Singapore’s science and technology efforts are best seen through its R&D investment lens where it has spent about US$44 billion since 1985 to build research and manpower capabilities and grow leading-edge research institutions. The results are impressive. There are about 20 research institutes under the Agency for Science and Technology Research (A*STAR)2 employing a total of about 5,000 scientists and engineers. Several technological centres of excellence have been established in the National University of Singapore (NUS), the Nanyang Technological University (NTU) and other tertiary institutions. Joint laboratories between the government, university and private sector organisations have also been set up to do translational research.
Between 2009 and 2013, the national S&T efforts gathered faster momentum as the Government raised R&D spending to more than 1% of GDP in a bid to develop intellectual capital and provide researchers for the R&D community.
Several national research institutions were grouped into two centres of excellence: Biopolis for biomedical research opened in 2003 and Fusionopolis for ICT in 2008. In recognition of Singapore’s efforts, the 2015 UNESCO report credited the Republic to be the international hub for R&D in the Asia-Pacific region.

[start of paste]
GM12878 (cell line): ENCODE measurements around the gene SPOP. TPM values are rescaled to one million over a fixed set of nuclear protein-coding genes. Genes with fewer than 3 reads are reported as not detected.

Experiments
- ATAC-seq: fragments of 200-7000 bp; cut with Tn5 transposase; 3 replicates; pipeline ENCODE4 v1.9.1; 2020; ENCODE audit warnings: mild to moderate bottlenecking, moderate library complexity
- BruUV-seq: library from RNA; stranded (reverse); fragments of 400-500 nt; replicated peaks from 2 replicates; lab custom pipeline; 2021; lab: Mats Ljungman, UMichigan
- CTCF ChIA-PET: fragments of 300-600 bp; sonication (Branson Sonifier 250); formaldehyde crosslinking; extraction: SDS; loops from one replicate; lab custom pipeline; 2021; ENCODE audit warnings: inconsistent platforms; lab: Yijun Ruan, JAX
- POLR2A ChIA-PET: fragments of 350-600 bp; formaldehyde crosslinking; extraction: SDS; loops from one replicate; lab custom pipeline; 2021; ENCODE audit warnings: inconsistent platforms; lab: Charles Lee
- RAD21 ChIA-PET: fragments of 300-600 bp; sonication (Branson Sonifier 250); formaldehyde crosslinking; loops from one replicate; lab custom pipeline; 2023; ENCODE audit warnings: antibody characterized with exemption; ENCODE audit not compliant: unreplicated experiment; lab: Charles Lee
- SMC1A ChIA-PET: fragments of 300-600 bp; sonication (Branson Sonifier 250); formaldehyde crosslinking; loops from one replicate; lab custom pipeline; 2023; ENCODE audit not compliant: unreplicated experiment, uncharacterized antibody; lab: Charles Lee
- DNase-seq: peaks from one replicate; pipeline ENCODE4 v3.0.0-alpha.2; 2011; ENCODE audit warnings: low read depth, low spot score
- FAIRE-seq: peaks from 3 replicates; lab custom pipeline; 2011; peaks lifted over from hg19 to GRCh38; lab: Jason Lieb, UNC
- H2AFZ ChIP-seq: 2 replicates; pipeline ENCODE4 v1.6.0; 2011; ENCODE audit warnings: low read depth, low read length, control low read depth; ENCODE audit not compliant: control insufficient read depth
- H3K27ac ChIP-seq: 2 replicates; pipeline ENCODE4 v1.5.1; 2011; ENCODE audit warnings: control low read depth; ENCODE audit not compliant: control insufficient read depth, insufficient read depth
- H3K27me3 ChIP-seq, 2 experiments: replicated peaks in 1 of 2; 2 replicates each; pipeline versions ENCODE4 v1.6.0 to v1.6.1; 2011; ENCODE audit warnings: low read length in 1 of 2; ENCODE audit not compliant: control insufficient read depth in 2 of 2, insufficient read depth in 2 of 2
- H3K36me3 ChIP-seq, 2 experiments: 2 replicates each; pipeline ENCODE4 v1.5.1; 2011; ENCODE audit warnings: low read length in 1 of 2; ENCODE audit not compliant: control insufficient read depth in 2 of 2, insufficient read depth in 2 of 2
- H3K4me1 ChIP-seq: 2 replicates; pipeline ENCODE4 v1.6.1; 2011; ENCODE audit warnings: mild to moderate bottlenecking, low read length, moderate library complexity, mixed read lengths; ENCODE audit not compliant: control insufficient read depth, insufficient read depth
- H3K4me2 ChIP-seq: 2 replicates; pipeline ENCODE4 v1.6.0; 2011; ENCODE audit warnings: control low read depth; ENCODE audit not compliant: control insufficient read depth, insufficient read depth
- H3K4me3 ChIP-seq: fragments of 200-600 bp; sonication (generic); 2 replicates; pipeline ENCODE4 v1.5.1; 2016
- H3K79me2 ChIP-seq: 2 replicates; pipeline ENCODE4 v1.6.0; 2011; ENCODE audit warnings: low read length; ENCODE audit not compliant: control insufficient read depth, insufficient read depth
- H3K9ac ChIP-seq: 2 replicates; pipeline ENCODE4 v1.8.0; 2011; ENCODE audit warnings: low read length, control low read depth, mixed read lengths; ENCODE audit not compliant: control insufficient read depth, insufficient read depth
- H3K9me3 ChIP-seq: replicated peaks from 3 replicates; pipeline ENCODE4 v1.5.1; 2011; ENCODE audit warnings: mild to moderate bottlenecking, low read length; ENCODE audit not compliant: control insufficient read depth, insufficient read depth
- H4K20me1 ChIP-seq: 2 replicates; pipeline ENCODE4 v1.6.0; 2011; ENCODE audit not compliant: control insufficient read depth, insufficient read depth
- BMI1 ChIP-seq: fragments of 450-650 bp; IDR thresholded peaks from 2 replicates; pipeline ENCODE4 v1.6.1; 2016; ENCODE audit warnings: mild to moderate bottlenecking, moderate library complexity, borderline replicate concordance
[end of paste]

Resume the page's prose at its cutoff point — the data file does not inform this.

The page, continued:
The nation’s current five-year R&D masterplan is the US$13.8 billion Research Innovation Enterprise 2020 Plan (RIE2020). Spearheaded by the National Research Foundation (NRF), it is injecting more funds in expanding fields like advanced manufacturing, synthetic biology, supercomputing, robotics, cell therapy and sustainable urban food production. It will also support the translational research to address national issues like urban congestion and ageing population. RIE2020 also aims to build up innovation and technology adoption in companies and drive economic growth.